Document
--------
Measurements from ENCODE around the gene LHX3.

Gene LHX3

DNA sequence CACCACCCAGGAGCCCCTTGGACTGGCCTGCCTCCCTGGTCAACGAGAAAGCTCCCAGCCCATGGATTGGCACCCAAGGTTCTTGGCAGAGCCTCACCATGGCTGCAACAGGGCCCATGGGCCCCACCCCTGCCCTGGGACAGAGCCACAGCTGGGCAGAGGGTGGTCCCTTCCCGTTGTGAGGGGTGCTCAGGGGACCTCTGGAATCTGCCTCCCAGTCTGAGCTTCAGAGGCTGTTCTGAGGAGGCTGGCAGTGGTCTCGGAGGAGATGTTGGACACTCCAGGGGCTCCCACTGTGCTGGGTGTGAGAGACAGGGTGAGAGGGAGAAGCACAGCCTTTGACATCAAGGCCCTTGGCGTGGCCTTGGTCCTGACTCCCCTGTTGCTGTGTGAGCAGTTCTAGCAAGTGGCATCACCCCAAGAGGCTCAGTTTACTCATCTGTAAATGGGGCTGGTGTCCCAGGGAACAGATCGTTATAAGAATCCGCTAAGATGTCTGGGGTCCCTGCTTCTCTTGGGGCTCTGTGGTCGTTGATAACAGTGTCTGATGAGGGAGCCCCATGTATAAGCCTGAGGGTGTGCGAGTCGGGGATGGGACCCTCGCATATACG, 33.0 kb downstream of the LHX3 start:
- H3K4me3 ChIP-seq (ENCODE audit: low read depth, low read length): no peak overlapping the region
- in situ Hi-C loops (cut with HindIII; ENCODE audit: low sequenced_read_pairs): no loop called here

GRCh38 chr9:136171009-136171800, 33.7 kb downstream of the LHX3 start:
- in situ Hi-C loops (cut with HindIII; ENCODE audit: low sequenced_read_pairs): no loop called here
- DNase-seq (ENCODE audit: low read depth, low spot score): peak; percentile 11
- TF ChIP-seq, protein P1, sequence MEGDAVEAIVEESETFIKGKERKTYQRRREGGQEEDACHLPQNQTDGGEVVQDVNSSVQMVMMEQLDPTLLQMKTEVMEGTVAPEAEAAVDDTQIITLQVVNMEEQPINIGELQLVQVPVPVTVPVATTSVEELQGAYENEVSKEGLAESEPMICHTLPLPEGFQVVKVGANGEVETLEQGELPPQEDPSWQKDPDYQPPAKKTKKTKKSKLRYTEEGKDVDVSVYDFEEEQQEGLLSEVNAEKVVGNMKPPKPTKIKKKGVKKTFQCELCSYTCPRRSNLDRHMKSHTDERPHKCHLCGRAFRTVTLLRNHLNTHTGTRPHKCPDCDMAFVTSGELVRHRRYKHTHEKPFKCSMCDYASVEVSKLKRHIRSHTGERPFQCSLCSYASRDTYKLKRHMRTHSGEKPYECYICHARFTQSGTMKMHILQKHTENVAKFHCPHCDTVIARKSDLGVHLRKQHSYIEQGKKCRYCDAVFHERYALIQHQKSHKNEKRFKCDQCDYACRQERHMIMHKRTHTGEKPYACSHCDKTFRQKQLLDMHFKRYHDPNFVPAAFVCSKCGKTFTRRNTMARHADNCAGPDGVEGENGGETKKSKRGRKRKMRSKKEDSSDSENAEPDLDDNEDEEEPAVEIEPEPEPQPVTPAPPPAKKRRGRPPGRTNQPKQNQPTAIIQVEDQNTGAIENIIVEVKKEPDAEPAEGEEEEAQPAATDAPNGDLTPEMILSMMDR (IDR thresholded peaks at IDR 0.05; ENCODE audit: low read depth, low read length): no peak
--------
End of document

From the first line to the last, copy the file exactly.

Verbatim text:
Measurements from ENCODE around the gene LHX3.

Gene LHX3

DNA sequence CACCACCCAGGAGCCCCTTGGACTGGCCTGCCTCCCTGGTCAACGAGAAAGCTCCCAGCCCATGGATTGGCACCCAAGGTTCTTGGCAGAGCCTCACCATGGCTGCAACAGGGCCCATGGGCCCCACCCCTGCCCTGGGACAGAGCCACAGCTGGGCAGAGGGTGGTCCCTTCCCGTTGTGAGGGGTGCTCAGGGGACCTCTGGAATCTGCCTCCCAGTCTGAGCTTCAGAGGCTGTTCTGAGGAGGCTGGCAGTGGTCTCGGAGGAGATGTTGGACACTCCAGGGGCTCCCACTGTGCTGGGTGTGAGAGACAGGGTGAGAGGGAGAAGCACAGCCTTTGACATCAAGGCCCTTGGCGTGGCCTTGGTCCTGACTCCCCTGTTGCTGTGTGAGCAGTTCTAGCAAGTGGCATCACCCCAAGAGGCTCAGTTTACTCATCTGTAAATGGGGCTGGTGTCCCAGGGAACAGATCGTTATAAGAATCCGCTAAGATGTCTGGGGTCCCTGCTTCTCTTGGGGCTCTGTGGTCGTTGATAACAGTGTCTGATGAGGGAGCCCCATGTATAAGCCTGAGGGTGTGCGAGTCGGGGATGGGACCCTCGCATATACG, 33.0 kb downstream of the LHX3 start:
- H3K4me3 ChIP-seq (ENCODE audit: low read depth, low read length): no peak overlapping the region
- in situ Hi-C loops (cut with HindIII; ENCODE audit: low sequenced_read_pairs): no loop called here

GRCh38 chr9:136171009-136171800, 33.7 kb downstream of the LHX3 start:
- in situ Hi-C loops (cut with HindIII; ENCODE audit: low sequenced_read_pairs): no loop called here
- DNase-seq (ENCODE audit: low read depth, low spot score): peak; percentile 11
- TF ChIP-seq, protein P1, sequence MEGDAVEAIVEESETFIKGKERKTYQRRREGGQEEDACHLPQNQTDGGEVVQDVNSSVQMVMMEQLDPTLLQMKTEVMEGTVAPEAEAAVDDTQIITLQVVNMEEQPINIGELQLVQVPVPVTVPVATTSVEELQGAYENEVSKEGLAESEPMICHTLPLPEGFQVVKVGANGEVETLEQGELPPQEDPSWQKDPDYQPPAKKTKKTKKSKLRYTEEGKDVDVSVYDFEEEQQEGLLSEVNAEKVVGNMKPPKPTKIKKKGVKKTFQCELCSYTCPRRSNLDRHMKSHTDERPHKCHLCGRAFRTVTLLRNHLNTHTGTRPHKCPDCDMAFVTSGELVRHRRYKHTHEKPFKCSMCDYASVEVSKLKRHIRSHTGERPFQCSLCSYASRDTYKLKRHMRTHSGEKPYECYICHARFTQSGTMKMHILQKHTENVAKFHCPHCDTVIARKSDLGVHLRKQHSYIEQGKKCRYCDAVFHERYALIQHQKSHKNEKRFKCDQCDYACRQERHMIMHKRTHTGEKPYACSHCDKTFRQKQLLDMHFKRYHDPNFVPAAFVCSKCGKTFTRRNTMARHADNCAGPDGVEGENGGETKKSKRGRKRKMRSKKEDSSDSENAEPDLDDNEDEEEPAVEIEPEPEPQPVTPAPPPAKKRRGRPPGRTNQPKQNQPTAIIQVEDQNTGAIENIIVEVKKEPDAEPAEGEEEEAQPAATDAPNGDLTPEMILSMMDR (IDR thresholded peaks at IDR 0.05; ENCODE audit: low read depth, low read length): no peak